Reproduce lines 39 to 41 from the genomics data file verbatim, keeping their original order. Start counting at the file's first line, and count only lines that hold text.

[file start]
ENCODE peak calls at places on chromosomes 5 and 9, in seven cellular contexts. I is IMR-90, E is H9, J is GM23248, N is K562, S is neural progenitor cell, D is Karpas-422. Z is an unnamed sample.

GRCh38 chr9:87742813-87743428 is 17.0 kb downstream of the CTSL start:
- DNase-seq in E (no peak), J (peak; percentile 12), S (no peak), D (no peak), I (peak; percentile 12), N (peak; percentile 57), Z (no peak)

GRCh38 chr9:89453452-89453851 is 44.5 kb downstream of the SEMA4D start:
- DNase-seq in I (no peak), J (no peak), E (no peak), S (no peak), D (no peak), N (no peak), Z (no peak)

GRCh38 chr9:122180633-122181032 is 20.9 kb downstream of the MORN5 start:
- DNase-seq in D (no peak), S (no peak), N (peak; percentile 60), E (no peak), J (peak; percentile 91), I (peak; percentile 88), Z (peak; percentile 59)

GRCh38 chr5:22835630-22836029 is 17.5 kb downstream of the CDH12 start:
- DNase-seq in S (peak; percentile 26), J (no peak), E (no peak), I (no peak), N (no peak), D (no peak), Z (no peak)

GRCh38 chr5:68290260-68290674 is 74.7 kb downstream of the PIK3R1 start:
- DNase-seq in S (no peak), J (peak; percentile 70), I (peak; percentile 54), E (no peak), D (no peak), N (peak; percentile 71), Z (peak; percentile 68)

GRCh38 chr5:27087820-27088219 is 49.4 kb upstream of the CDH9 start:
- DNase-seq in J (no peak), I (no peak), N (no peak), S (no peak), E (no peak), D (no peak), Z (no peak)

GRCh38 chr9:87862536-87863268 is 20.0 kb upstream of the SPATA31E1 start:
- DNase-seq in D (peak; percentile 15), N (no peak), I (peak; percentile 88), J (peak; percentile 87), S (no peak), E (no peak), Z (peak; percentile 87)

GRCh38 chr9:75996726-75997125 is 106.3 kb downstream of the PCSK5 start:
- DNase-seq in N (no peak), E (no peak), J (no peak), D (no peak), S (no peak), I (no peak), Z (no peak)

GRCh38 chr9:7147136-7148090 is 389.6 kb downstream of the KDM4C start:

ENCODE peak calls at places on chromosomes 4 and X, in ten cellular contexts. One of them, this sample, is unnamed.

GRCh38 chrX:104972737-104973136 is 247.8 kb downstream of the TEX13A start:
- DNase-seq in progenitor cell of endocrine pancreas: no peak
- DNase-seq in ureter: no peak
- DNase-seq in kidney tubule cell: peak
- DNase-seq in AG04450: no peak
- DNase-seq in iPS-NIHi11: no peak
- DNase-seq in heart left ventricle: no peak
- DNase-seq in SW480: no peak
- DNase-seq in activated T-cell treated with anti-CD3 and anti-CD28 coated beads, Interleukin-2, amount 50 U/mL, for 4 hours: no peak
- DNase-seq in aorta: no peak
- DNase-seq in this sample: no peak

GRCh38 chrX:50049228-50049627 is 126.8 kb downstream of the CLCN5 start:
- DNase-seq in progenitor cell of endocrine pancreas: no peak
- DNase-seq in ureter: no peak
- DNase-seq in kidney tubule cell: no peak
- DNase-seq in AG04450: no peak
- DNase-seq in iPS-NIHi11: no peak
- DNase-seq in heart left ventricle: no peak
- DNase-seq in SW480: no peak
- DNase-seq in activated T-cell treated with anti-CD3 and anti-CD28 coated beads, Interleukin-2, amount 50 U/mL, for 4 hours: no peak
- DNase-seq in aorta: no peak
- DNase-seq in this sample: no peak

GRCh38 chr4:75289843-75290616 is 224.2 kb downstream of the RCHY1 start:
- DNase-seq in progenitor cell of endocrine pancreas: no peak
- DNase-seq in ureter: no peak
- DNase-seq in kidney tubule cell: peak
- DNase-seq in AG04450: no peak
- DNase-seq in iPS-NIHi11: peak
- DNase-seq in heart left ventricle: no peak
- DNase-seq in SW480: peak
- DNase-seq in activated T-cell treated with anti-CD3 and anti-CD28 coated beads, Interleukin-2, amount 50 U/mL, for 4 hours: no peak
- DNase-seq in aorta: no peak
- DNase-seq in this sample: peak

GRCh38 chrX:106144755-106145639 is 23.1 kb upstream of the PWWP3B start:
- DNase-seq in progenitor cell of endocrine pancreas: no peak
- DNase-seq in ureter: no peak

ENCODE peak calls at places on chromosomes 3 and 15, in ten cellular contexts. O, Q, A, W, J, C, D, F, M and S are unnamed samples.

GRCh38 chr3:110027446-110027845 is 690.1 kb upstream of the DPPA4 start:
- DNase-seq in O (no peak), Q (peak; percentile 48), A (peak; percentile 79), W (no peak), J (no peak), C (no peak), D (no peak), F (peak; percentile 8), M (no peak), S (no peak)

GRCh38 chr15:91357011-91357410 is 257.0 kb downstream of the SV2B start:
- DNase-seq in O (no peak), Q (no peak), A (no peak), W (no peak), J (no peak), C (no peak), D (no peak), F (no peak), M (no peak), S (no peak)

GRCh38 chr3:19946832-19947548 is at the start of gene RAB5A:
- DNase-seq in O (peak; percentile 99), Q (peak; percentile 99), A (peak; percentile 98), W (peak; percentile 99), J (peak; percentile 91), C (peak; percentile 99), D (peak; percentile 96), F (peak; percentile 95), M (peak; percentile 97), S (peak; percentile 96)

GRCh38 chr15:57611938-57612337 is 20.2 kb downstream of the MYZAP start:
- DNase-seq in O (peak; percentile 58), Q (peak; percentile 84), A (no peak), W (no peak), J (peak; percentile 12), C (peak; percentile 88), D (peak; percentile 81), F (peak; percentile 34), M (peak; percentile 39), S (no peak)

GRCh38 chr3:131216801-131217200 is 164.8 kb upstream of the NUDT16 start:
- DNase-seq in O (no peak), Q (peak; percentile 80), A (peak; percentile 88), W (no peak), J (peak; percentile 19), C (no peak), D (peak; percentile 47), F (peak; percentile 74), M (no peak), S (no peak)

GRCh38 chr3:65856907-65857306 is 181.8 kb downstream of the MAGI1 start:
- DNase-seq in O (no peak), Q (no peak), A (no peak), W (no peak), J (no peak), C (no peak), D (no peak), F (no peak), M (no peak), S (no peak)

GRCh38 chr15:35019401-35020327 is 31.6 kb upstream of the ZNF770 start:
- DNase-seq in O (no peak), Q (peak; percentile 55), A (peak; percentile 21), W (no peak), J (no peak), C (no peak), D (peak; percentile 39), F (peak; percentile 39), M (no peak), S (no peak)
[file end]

- DNase-seq in activated T-cell treated with anti-CD3 and anti-CD28 coated beads, Interleukin-2, amount 50 U/mL, for 4 hours: no peak
- DNase-seq in aorta: no peak
- DNase-seq in this sample: no peak